Lord Green is Chairman of MigrationWatch UK and a cross-bench peer.
The Conservative Party is clearly struggling after disastrous results in the European elections and the Peterborough by-election. So it is astonishing that we are now well into a leadership contest with barely a peep from the candidates on an issue that is crucial to our country’s future and therefore of real importance to the membership. I refer, of course, to immigration.
The political, economic and foreign policy crises that are encompassed by Brexit have rightly been at the top of the agenda. But there is a serious risk that a crucial long term problem will be ducked or, worse still, exacerbated. In ten years time, Brexit will be sorted one way or the other. But, if we are not careful we might find ourselves set on an immigration policy that will change the whole nature of our society against the wishes of a strong majority of our people.
In short, our country has reached a crossroads on immigration, and so has the Conservative Party. The current massive levels of immigration could be reduced without serious damage to our economy, were there sufficient political will. The forthcoming leadership election will therefore be the moment to decide whether to go for a leader who is prepared to tackle immigration or for one who has failed to heed the public’s repeated calls to reduce it.
The situation is certainly serious. Annual net migration into the UK has averaged nearly 300,000 over the past five years – that is roughly the population of Newcastle. Yet, until Labour came to power in 1997, net migration was never more than 50,000 a year and was sometimes negative. Since 2010, nine years of Conservative Government have failed to get a grip on it, as the graph below clearly indicates.
The implications and consequences for our future are stark. A level of net migration continuing at present levels would take our population from about 66 million today to 100 million by the end of the century. Yet, as the graph below illustrates, achieving the Conservatives’ promise of reducing net migration to 100,000 a year would restrain the increase in our population to between 70 and 75 million.
As I have already suggested, the character and nature of our society are already being changed without the consent of the majority of our population, three quarters of whom support the reduction of net migration levels to the ‘tens of thousands’.
It is not just about numbers. I was struck by a recent article in Prospect by Tom Smail. He lives in Haringey in North London, and he wrote: “Immigration has become not, as I once thought, a welcome addition to the English way of life, but a source of disquiet.” He continued “I speak four languages …. but the multiplicity of languages outside my front door and the almost total absence of English leaves me feeling like a stranger in a once familiar land”.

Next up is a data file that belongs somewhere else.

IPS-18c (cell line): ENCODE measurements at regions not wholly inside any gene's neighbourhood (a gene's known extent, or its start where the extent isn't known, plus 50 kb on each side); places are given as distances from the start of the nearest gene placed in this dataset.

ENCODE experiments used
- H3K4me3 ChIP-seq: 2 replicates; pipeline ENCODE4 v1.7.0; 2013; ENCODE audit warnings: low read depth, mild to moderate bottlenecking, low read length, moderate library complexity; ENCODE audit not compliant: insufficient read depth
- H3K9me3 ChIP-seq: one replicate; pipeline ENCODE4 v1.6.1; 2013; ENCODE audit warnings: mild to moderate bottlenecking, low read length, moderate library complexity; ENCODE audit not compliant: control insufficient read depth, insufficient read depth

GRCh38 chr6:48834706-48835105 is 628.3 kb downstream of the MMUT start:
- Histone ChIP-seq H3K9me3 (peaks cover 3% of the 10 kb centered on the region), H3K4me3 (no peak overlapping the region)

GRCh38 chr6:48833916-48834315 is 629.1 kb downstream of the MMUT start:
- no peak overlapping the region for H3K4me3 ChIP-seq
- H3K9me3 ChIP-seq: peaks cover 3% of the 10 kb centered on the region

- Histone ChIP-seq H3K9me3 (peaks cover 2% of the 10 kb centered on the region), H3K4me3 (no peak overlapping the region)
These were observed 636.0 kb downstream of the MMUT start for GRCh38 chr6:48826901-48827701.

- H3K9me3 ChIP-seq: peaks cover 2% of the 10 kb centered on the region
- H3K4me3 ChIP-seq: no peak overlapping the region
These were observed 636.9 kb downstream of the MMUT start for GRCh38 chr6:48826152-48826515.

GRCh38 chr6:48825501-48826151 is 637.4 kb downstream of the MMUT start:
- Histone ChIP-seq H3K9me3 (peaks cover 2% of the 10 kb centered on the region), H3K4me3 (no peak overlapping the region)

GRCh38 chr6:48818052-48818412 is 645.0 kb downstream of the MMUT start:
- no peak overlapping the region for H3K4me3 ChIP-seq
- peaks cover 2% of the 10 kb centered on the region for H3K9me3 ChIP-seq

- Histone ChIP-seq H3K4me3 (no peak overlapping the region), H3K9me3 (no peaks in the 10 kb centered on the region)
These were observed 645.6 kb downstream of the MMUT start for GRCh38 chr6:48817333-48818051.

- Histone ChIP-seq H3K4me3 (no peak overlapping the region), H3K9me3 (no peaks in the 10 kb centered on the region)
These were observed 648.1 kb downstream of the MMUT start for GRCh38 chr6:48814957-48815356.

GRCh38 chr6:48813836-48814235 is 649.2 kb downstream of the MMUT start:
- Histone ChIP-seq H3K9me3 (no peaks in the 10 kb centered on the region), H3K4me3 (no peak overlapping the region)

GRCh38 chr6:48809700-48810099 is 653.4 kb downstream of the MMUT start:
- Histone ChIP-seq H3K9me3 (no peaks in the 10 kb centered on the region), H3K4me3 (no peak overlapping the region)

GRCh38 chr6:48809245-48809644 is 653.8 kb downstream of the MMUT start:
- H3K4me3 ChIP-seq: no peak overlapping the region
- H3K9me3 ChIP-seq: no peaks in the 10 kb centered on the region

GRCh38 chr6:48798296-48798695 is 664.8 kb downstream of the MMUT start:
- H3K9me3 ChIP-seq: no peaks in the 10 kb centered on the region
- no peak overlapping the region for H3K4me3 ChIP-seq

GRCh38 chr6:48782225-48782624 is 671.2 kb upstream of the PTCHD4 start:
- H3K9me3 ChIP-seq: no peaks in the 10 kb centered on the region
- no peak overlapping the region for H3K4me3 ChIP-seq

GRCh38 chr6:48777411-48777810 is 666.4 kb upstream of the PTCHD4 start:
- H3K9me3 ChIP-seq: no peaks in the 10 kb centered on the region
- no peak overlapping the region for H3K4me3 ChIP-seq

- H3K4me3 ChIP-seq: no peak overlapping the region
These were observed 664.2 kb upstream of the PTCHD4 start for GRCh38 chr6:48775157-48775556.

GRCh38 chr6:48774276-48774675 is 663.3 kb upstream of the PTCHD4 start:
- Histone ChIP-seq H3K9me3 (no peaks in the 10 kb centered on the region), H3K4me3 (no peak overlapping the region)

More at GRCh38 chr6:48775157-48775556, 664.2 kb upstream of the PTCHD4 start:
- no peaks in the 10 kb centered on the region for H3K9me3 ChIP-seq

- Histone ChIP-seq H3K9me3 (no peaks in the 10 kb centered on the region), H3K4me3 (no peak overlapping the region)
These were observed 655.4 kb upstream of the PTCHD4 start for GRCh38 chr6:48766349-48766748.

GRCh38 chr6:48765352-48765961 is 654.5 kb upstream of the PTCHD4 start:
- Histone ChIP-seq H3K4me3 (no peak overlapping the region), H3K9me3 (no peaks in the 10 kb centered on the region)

He explained later that “it is not that I prefer English people to other people. Frequently I do not. It is that, in order to have a functioning, cohesive society, there needs to be some shared sense of what that society is.”
There is indeed evidence that mass immigration is damaging the bonds that bind our community together. Demos found in 2018 that 71 per cent of Britons believe that immigration has made communities more divided. This reached 78 per cent in areas that had experienced large-scale immigration in recent years.
Of course scale matters. In the words of Policy Exchange’s David Goodhart: “Too many people coming too quickly into a society makes it difficult to retain a sense of cohesion and stability.” In a similar vein the former integration czar, Louise Casey, has warned that we risk sleep-walking into an increasingly segregated country.
It would be absurd to blame individual migrants for these difficulties. The problem is one of scale. That is a problem for the government, and it has been ducked for too long.
Some of the loudest voices in favour of the status quo are those who have, since free movement applied to Eastern European countries in 2004, been able to acquire the skilled workers they need for lower wages and without paying the costs of training British workers. Their financial interest is clear, but it is by no means clear that there is overall benefit to our society as a whole. There is no persuasive evidence for the UK that immigration has increased GDP per head. On the contrary, it has been roughly flat for the last ten years despite massive levels of immigration.
So the question for Conservatives comes down to this. Is there a leadership candidate who will have the courage and determination to tackle this matter which is so vital to the future of our country? I will explore this question further in a second article on Thursday.